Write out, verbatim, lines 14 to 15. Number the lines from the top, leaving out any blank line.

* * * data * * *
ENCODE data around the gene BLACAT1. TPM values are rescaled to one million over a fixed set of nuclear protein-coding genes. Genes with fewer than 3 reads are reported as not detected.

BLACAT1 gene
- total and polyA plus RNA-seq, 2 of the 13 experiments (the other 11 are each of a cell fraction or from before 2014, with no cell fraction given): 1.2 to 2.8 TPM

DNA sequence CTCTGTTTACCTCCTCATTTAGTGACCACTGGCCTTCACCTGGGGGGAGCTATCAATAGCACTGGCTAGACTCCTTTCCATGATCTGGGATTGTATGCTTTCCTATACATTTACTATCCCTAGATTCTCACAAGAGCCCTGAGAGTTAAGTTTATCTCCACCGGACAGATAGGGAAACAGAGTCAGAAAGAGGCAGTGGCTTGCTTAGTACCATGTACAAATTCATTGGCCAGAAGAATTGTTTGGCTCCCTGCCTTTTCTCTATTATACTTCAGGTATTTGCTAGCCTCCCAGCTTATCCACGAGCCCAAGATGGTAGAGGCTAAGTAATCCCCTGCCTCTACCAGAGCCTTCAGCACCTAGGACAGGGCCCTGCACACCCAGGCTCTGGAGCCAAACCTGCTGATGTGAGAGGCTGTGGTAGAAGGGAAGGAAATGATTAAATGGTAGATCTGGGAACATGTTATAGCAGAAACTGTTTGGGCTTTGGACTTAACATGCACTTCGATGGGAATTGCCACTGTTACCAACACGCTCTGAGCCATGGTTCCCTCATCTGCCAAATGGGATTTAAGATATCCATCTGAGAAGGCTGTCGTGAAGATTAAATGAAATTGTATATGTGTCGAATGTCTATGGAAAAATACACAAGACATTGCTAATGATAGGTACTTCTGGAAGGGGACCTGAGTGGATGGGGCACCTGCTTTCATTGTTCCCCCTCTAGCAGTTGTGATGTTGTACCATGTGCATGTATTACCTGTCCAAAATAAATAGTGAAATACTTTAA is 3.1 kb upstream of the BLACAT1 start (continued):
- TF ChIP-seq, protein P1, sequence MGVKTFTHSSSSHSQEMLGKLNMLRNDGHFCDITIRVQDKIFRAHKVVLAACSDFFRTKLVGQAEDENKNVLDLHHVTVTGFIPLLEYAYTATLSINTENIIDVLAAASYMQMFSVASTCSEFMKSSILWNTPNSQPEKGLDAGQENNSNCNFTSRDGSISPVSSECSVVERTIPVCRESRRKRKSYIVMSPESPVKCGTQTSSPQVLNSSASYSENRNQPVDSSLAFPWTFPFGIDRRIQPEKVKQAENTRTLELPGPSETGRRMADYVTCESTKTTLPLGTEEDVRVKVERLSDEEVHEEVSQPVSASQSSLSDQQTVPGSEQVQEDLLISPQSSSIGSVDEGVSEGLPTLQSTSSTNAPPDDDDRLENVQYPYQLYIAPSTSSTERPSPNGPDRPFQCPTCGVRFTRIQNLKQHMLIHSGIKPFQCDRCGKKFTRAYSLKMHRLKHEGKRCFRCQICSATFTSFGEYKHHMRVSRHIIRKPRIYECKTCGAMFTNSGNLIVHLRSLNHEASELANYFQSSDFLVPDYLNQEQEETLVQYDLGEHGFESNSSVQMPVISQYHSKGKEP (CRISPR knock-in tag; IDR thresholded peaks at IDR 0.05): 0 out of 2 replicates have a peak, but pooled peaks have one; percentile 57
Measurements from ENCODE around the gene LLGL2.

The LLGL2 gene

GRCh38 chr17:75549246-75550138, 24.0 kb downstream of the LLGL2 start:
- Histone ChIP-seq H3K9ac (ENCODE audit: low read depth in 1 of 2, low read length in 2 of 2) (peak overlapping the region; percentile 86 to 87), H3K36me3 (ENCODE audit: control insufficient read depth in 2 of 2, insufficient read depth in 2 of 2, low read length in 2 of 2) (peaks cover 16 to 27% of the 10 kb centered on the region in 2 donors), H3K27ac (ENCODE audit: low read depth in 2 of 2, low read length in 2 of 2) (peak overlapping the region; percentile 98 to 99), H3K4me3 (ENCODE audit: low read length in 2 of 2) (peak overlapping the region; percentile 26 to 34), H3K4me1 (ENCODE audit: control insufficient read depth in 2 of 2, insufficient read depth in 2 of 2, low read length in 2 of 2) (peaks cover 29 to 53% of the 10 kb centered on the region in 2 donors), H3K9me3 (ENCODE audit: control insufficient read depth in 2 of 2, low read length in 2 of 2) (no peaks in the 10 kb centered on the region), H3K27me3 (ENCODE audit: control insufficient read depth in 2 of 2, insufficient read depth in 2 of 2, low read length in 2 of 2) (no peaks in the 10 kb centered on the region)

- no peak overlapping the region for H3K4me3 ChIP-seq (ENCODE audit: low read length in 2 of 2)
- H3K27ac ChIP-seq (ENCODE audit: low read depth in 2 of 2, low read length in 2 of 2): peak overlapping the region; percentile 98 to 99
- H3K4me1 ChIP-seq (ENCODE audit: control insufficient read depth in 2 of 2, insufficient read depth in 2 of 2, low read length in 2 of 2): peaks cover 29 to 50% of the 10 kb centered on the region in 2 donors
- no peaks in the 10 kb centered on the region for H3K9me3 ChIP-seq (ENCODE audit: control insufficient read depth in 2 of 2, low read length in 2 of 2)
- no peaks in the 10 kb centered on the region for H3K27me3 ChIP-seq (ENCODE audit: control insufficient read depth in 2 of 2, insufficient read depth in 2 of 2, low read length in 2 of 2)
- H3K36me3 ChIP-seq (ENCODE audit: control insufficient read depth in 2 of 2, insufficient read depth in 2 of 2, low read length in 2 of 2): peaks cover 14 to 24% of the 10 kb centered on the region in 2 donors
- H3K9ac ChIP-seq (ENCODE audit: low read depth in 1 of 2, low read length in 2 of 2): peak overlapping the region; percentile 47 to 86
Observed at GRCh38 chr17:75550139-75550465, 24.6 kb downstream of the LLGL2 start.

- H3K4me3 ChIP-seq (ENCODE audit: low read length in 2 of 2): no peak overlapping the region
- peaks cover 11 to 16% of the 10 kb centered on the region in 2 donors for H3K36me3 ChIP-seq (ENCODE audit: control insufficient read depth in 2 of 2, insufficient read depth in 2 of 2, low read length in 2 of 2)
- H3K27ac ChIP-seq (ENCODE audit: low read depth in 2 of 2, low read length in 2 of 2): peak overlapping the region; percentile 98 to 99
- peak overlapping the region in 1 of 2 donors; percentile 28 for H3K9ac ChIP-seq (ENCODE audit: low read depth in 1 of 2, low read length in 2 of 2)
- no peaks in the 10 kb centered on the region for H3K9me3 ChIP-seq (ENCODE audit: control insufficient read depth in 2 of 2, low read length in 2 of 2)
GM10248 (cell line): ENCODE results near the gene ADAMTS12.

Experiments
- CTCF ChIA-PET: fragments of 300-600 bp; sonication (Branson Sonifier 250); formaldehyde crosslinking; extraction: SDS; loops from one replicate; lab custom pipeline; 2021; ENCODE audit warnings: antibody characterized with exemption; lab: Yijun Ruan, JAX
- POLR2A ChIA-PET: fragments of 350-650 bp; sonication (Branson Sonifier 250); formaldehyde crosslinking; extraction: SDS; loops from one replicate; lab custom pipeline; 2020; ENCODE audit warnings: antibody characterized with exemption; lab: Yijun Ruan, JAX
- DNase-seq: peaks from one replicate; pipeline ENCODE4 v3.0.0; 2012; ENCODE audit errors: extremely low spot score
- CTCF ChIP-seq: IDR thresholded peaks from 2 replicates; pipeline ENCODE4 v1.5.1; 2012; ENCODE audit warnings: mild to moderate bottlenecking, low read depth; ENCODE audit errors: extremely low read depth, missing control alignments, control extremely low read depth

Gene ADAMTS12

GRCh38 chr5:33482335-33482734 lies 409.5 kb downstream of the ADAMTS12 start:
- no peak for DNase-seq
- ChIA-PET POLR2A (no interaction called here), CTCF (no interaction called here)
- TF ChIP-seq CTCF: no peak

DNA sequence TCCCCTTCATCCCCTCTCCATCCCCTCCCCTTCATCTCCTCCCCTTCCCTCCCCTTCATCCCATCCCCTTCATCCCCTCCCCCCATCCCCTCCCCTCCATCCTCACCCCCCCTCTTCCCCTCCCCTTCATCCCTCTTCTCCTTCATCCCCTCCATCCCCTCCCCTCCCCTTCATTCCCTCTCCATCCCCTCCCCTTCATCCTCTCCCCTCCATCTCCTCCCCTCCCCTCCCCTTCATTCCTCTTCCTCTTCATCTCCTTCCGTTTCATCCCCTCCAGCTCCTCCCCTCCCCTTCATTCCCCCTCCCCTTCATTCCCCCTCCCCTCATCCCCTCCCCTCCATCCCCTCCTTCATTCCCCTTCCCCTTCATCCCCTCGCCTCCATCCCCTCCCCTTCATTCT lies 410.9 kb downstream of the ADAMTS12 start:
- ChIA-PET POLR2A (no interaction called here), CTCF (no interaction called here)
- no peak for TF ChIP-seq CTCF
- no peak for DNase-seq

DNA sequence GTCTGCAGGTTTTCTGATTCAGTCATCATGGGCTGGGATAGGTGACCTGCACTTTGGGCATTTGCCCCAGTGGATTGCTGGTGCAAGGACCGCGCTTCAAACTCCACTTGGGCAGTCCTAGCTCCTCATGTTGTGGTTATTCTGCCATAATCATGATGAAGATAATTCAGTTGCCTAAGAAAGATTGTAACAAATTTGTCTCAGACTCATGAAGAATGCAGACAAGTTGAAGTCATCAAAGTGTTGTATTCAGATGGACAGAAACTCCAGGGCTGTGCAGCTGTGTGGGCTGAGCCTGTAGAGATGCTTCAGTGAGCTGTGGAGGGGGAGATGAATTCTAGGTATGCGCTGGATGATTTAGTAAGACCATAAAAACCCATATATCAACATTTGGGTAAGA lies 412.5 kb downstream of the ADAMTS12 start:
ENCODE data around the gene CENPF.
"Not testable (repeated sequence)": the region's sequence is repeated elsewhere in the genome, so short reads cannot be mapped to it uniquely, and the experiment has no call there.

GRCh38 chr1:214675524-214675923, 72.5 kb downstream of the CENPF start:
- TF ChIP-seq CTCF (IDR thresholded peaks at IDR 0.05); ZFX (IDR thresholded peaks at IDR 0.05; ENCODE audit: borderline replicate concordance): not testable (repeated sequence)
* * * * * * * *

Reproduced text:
- no peaks in the 10 kb centered on the region for H3K27me3 ChIP-seq (ENCODE audit: control insufficient read depth in 2 of 2, insufficient read depth in 2 of 2, low read length in 2 of 2)
- H3K36me3 ChIP-seq (ENCODE audit: control insufficient read depth in 2 of 2, insufficient read depth in 2 of 2, low read length in 2 of 2): peaks cover 14 to 24% of the 10 kb centered on the region in 2 donors